The City of Ottawa has appointed Lee Ann Snedden as the director of planning services, replacing John Moser, who has retired. She reports to Stephen Willis, the new general manager of planning, infrastructure and economic development.
Snedden has a good reputation with the building and development industry, and was considered one of the internal candidates to take on the newly created senior responsibilities taken on by Willis, as part of a municipal reorganization under the direction of city manager Steve Kanellakos.
“Lee Ann is in her 29th year of municipal service where she brings a diversity of experience from working in five different city departments in various strategic and managerial roles,” Willis wrote in a memo describing her appointment. “Lee Ann’s strength is in her executive leadership skills, she acquired her Masters Certificate in Municipal Leadership from York University’s Schulich School of Business in 2013.”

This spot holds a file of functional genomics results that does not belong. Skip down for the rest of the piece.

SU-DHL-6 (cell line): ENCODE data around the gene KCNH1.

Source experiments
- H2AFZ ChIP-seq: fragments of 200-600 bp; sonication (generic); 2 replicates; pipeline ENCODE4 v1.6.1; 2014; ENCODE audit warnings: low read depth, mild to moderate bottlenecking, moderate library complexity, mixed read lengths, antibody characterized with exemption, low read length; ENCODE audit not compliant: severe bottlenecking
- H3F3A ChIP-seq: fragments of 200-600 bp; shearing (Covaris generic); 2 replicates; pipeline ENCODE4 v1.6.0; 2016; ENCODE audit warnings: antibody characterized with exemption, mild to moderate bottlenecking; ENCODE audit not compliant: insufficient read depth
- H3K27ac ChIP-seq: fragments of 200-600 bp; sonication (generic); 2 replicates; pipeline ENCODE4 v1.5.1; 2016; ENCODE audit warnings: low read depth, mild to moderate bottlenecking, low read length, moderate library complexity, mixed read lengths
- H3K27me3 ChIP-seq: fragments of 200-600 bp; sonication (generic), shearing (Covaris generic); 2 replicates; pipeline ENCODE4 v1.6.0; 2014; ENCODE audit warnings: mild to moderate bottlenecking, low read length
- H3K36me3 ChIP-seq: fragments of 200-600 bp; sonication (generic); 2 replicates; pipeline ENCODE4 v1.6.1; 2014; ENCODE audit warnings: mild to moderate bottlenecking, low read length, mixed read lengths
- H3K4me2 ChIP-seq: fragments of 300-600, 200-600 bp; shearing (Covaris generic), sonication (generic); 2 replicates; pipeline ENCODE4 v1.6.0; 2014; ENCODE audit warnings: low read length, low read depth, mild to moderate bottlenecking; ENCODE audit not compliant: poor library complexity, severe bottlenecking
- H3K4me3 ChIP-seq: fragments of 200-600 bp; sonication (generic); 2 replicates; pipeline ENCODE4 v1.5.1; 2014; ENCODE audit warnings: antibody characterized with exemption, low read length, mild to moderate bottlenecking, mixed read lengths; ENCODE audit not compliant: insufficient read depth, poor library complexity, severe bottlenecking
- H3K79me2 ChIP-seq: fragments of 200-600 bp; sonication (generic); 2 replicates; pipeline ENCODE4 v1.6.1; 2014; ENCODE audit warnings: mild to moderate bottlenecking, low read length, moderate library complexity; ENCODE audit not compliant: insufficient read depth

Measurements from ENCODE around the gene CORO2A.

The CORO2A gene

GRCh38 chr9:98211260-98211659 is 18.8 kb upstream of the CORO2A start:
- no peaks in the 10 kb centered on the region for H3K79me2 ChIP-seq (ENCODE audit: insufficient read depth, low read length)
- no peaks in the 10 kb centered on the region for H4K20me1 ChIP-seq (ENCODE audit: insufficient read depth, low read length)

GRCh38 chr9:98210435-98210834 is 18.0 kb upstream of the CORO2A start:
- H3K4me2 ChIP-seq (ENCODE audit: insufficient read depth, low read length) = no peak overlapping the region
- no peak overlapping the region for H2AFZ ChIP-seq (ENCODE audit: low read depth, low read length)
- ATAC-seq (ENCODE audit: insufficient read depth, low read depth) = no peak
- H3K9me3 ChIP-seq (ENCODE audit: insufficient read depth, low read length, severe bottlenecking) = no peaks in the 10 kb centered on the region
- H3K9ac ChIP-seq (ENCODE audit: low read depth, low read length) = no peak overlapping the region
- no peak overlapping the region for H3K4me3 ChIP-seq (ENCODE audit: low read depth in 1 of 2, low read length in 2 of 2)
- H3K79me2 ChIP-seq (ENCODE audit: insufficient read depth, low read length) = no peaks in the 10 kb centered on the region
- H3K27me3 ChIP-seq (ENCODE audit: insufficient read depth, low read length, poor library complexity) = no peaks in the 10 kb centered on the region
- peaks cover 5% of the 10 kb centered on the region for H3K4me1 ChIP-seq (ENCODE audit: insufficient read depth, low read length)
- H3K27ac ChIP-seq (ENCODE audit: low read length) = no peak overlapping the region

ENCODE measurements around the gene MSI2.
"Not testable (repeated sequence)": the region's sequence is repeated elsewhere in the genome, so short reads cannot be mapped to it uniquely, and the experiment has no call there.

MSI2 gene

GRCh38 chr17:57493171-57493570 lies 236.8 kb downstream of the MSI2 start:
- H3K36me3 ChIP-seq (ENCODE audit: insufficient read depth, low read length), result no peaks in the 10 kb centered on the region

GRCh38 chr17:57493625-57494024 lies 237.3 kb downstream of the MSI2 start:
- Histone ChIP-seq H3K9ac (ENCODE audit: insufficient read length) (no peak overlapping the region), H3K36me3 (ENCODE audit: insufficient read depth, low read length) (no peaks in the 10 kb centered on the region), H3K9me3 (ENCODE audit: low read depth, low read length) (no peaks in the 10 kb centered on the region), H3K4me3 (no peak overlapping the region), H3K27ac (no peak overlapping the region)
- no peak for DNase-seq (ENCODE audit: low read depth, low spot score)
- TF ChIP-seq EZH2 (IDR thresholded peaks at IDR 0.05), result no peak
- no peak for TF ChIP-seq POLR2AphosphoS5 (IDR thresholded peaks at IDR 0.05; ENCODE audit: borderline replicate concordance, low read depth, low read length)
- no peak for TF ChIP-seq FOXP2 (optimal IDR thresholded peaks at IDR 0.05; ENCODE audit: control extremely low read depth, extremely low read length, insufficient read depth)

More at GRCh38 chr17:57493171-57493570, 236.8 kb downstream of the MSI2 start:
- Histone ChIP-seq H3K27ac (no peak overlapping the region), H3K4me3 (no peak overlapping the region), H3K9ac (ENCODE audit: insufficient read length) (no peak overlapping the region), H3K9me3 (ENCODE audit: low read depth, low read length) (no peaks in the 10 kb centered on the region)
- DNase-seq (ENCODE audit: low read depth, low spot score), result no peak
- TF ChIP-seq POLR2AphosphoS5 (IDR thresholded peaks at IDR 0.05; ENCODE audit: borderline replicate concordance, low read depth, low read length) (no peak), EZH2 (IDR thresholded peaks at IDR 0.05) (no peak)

Willis described her leadership style as “transformational,” with an emphasis on continuous improvement in ensuring the city’s processes, staff and stakeholder engagement, and services are continually improved.
In the past five years in the Planning, Infrastructure and Economic Development Department, Snedden has held three positions, manager of policy development and urban design, chief of development review and now director of planning services.
“Lee Ann’s most notable achievements are the completion of the city’s current Official Plan, Infrastructure Master Plan, six Transit Oriented Development (TOD) plans, and nine community design plans all on time, on budget and unanimously approved by council,” Willis wrote.
Snedden currently chairs both the Development Industry Steering Committee and the Development Industry Sub Committee, co-chairs the Land Management Solution Committee (a digital work flow and project management solution that will transform how the city does business), is a member of the Management Job Evaluation Review Committee, and is leading teams that will be addressing major city building projects such as 900 Albert, Zibi, LeBreton Flats, Central Library, Tunney’s Pasture, and the new Ottawa Hospital.